This is a sophisticated and superior set up. But it is cheaper than the existing set up – and easier to maintain. That is a winner. What works there will work elsewhere. I mentioned this to a UBS executive and he just said they were miles behind on that. But hey – even UBS will catch up! It will happen in the home too – maybe earlier in countries like Australia (which is rolling out the National Broadband Network) – but it will happen more generally. I have gone personally from opposing the NBN (a costly government project) to being supportive (it will allow us to save huge amounts in IT infrastructure). That said – if it works in Australia it will happen everywhere with sufficient population density. Anywhere that you can deliver high definition TV on demand has more-than-sufficient bandwidth.
Linux as the dominant operating system
So lets get to the big point. I am going to put it in bold because it – at first look is such an outrageous statement – but I think it is inevitable. Within 18 months the world’s biggest selling operating system (that is the one in the largest number of new devices) will be linux. It is not even going to be close. Within three years linux will be utterly dominant – maybe a 70 percent share.
The thing is all that share will not be on laptops or desktops. It probably won’t even be on tablets or pads. It will be on telephone handsets. The handset market is about a billion pieces per year. The computer market maybe a fifth that. The dominant phone operating system will be Android – and Android is just a cut-down linux. Who cares about the front-end of Ubuntu (which is adequate). What we should care about is the front-end of Android – which is a winner.
That has implications – and if you were a PC maker or a Microsoft investor you better think them through. But I will outline a couple.
(a). You can run a windows machine or even a Mac on a linux machine using virtualization. This makes possible Windows as an app – or for that matter Mac as an app. This will require more computing power than a handset currently has (but give it time). It will also require some form of “docking stand” into which you plug your keyboard, mouse, printer, very fast internet connection, sound system and maybe a hard drive for mass storage.
(b). Virtual machines can be spread across multiple platforms and can share computing capacity with the platform. So you can have your “windows as an app” which uses the handset for simple tasks (such as word processing etc) and uses the cloud’s processing power for complex tasks (such as rendering an MPEG4 movie for YouTube).
This machine can be far better than the computers of today. Here are a few drivers:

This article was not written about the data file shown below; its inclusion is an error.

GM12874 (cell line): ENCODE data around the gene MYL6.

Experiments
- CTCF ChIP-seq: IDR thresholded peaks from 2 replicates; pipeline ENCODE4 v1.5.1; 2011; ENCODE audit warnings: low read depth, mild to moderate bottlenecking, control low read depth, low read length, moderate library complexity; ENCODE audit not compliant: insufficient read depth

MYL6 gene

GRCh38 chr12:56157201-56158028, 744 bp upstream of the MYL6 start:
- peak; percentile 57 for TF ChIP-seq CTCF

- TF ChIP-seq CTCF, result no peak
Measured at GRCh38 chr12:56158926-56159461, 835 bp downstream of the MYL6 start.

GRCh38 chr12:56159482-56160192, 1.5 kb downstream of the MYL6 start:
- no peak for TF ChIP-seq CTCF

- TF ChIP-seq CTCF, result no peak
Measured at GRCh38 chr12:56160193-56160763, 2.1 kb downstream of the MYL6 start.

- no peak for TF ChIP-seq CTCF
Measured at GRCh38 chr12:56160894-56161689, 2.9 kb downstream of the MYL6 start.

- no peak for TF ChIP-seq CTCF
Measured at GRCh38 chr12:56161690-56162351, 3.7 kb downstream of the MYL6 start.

1. Software only from repositories. One of the reasons why Linux has far fewer glitches than Windows is the software loading process. With windows I go to a site and download a .exe file and click (although there are even drive-by infections on the web). Nobody polices the sites I get software from. With Linux most software comes from “repositories” where the software is downloaded from vast servers. (Downloading software from outside repositories is surprisingly difficult…) When the software comes from “trusted sources” it is far less likely to contain a virus or trojan. The Apps store is just a repository – and refusing to allow software purchases outside the store is a protection mechanism. When we do cloud-software the service provider will probably also provide repositories. Cloud computing increases security – and the absence of trojans will increase privacy.
2. Machines are mirrored in the cloud. If you lose your phone you buy another one. You then download your old computer from the cloud. No data is lost. The new “owner” of your phone will not have access to your machine without some serious identification – probably your thumbprint and a password.
So here is the question: can Microsoft – or even Apple – win the “pc as an app” war? Is incumbency enough protection? In the corporate area it clearly is enough for now. The financial firm I described above is fully virtualized. The servers run linux – but the (thin) clients are all Windows.
I learnt a bundle from the comments – so more requested.
PS. I mentioned that the virtualized PC does not play games well. There is a reason – I run a laptop. To play the game well the virtual computer would need to take direct control of my graphics card. If it does that the host computer (ie the linux box) loses control of it – and hence loses its screen images. So I can’t play even simple 3d games in my virtual computer. Every business function is fine – but the “fun-stuff” is not. The graphics card companies (ATI, Nvidia) can probably solve this by having dual-chip graphics cards or the like. But no matter where I looked I discovered that graphics cards were the biggest problem with my set up.
It is probably good for me to have a work computer that cannot play games. (Saves much time wasting.) But it is not ready for general prime time. Again solutions cannot be far away – but they are not really viable for a non-geek now. [My computer will accept a second graphics card through a PCI slot. This is precisely what is envisaged by the manufacturer when they put that option in the BIOS.]